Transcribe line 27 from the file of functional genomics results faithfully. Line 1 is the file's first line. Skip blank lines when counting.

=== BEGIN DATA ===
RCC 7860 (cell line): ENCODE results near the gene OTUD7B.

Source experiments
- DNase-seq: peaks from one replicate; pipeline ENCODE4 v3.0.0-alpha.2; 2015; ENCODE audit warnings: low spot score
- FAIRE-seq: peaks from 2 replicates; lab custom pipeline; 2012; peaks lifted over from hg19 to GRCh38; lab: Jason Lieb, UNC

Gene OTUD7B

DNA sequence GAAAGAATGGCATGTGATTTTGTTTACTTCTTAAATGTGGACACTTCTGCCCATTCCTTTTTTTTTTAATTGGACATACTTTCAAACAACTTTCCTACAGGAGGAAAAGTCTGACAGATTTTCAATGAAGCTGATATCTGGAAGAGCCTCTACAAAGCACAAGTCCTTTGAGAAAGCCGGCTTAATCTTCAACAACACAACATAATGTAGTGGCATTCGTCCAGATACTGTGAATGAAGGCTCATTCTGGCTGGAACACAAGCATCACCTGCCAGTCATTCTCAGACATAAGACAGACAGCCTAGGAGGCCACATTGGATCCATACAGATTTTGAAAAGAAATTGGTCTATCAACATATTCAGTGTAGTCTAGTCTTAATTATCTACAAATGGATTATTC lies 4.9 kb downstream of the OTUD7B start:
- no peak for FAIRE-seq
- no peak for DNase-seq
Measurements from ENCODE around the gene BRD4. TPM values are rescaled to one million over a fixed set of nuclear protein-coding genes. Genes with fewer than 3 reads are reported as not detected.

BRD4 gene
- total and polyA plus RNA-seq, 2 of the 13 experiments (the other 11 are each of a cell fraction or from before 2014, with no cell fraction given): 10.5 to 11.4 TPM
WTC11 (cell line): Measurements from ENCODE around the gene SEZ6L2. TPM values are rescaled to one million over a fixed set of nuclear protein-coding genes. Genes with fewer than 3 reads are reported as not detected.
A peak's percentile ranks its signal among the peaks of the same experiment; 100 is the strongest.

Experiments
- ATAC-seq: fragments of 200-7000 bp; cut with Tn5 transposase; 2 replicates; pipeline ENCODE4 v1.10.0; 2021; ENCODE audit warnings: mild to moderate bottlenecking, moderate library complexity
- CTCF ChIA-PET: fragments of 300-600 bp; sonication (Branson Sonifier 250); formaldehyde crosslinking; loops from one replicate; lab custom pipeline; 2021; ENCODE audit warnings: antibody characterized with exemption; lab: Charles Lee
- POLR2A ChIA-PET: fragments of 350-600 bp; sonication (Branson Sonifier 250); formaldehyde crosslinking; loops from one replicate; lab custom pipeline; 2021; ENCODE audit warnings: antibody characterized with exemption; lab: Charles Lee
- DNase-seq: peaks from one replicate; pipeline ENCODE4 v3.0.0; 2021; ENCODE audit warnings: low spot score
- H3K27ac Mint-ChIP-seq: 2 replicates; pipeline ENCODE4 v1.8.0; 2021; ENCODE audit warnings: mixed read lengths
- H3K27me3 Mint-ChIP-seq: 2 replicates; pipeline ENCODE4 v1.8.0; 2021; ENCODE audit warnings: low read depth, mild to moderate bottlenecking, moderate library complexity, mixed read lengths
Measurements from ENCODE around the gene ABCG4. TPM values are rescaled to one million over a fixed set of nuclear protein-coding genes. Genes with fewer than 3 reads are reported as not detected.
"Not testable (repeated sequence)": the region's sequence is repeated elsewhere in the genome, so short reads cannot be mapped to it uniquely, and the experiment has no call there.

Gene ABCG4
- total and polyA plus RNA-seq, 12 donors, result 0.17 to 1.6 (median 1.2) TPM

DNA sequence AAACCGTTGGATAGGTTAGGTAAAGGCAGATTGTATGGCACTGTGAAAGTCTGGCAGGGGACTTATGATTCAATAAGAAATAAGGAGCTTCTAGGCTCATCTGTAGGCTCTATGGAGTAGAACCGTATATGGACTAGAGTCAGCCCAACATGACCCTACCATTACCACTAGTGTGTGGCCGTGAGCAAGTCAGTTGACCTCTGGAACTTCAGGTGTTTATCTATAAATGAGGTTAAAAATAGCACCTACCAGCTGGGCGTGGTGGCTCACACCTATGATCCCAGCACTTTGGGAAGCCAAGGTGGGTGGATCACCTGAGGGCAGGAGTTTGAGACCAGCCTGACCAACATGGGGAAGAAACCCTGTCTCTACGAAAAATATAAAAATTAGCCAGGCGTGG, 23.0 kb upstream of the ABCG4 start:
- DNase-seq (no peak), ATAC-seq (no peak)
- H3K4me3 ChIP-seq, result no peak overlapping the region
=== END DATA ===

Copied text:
- H3K4me3 ChIP-seq, result no peak overlapping the region